The physical demands in soccer have been studied intensively, and the aim of the present review is to provide an overview of metabolic changes during a game and their relation to the development of fatigue. Heart-rate and body-temperature measurements suggest that for elite soccer players the average oxygen uptake during a match is around 70% of maximum oxygen uptake (VO2 max). A top-class player has 150 to 250 brief intense actions during a game, indicating that the rates of creatine-phosphate (CP) utilization and glycolysis are frequently high during a game, which is supported by findings of reduced muscle CP levels and several-fold increases in blood and muscle lactate concentrations. Likewise, muscle pH is lowered and muscle inosine monophosphate (IMP) elevated during a soccer game. Fatigue appears to occur temporarily during a game, but it is not likely to be caused by elevated muscle lactate, lowered muscle pH, or change in muscle-energy status. It is unclear what causes the transient reduced ability of players to perform maximally. Muscle glycogen is reduced by 40% to 90% during a game and is probably the most important substrate for energy production, and fatigue toward the end of a game might be related to depletion of glycogen in some muscle fibers. Blood glucose and catecholamines are elevated and insulin lowered during a game. The blood free-fatty-acid levels increase progressively during a game, probably reflecting an increasing fat oxidation compensating for the lowering of muscle glycogen. Thus, elite soccer players have high aerobic requirements throughout a game and extensive anaerobic demands during periods of a match leading to major metabolic changes, which might contribute to the observed development of fatigue during and toward the end of a game.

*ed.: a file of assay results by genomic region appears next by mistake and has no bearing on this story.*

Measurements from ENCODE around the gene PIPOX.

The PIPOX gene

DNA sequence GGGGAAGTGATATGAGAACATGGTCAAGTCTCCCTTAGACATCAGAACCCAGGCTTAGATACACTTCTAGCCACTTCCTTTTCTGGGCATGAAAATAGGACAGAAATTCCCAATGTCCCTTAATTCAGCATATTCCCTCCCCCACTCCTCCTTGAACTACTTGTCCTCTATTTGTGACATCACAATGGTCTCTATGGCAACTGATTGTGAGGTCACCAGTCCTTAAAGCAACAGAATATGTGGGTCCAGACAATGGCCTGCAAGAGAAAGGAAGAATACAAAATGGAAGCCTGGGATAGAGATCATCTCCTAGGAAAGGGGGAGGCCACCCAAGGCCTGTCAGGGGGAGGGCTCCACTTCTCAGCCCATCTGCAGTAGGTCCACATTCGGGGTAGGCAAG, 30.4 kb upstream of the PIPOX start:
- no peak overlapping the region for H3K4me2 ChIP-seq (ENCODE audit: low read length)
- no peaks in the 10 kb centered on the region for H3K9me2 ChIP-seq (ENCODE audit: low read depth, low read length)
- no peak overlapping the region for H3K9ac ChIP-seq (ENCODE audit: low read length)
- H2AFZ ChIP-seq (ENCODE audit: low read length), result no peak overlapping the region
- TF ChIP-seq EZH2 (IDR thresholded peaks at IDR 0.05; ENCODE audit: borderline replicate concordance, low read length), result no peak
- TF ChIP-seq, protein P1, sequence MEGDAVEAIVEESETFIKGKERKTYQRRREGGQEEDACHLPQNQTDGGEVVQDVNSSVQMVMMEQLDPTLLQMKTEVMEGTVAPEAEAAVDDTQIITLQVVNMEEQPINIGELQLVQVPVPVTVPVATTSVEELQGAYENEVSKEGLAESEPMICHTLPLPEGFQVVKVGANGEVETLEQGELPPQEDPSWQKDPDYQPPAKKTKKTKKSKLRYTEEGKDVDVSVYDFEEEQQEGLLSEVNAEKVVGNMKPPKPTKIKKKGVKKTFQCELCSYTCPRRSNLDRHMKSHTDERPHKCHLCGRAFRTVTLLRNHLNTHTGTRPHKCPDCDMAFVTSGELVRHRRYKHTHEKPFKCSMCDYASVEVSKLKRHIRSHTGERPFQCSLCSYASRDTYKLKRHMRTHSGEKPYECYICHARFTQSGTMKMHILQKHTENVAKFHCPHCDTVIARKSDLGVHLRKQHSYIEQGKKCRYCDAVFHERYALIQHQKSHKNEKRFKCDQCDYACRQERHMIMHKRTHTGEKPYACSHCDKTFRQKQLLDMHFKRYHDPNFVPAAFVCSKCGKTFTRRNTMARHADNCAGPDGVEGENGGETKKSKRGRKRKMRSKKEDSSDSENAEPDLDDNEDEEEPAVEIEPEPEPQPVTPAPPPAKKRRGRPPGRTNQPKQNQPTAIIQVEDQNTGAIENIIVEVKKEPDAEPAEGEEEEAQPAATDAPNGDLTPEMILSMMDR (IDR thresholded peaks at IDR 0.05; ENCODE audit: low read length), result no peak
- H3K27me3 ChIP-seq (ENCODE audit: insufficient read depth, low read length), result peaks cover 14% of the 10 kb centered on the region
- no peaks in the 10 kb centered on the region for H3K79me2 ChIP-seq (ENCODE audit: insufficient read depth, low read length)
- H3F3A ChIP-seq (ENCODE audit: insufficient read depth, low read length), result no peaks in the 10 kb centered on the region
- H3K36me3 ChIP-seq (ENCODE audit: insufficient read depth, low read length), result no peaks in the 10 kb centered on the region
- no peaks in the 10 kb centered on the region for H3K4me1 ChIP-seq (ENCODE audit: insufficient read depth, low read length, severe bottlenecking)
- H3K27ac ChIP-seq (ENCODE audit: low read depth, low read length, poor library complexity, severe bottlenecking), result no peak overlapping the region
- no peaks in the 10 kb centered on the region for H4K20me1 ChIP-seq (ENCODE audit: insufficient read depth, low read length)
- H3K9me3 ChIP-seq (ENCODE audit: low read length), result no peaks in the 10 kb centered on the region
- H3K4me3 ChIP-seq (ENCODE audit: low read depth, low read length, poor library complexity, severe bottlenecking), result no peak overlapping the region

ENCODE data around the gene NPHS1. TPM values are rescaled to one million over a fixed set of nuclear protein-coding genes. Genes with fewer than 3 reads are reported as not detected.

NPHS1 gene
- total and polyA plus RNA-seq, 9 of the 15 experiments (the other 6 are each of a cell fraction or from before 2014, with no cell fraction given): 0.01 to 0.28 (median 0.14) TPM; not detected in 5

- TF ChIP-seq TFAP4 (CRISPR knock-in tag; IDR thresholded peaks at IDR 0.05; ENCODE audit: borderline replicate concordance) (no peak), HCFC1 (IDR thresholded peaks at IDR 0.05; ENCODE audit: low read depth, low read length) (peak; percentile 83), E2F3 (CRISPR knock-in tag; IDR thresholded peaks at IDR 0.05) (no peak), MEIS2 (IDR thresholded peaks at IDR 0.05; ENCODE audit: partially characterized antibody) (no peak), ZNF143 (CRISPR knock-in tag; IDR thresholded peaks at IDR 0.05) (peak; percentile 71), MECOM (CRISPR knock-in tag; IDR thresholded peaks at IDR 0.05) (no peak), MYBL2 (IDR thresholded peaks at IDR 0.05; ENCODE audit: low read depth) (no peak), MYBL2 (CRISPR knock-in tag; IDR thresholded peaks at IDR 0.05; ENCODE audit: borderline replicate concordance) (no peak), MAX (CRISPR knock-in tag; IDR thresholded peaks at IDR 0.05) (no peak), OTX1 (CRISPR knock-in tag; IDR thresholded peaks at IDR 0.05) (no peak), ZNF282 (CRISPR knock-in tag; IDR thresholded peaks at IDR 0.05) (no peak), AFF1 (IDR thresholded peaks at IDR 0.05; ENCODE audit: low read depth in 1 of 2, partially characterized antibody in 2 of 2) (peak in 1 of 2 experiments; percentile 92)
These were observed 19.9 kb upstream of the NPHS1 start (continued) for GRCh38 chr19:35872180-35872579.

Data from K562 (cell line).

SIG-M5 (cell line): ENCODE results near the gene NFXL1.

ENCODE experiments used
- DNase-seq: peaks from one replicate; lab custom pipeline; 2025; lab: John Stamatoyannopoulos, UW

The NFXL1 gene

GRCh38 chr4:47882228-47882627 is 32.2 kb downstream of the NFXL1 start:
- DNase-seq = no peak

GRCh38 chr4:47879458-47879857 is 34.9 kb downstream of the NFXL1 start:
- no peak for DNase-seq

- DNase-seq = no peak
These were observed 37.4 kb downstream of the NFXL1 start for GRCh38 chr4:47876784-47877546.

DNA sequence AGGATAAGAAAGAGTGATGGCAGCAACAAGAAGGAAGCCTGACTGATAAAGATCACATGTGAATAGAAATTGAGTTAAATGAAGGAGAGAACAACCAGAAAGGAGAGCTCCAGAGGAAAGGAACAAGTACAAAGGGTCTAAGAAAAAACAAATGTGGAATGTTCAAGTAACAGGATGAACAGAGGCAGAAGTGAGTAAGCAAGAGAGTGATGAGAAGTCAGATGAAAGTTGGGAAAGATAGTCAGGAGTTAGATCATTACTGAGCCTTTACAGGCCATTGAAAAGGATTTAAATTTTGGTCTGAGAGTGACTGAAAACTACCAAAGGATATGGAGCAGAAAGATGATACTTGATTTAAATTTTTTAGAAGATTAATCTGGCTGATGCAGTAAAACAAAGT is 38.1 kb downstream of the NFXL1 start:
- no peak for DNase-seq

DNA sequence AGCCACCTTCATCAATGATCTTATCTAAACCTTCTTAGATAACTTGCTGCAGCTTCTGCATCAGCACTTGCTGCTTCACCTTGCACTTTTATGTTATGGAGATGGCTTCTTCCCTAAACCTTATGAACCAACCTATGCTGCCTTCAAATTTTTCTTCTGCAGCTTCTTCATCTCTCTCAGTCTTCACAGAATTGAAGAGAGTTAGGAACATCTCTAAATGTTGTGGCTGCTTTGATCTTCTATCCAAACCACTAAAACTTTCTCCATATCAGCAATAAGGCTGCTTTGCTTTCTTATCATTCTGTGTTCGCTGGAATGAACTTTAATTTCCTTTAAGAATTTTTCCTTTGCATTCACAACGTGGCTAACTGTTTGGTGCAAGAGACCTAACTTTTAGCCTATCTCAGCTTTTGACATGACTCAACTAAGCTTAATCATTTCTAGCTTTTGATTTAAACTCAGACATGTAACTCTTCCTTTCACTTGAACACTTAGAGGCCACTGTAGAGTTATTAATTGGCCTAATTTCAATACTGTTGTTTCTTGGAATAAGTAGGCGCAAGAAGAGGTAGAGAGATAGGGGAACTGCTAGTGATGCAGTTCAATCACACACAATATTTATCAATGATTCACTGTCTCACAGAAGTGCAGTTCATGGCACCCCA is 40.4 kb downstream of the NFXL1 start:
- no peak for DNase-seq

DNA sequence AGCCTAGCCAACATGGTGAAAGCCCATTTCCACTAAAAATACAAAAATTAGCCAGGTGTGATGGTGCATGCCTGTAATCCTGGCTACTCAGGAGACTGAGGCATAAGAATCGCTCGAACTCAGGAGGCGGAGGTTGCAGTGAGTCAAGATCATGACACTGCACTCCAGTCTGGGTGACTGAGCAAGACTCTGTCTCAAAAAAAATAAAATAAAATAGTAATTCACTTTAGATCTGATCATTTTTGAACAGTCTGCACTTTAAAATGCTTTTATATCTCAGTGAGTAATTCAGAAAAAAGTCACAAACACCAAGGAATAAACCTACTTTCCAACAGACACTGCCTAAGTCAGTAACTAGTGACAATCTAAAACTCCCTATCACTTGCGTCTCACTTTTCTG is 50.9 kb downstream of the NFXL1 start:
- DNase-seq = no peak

The authors are with the Institute of Exercise and Sport Sciences, University of Copenhagen, Copenhagen Muscle Research Center, Universitetsparken 132 Copenhagen 2100, Denmark.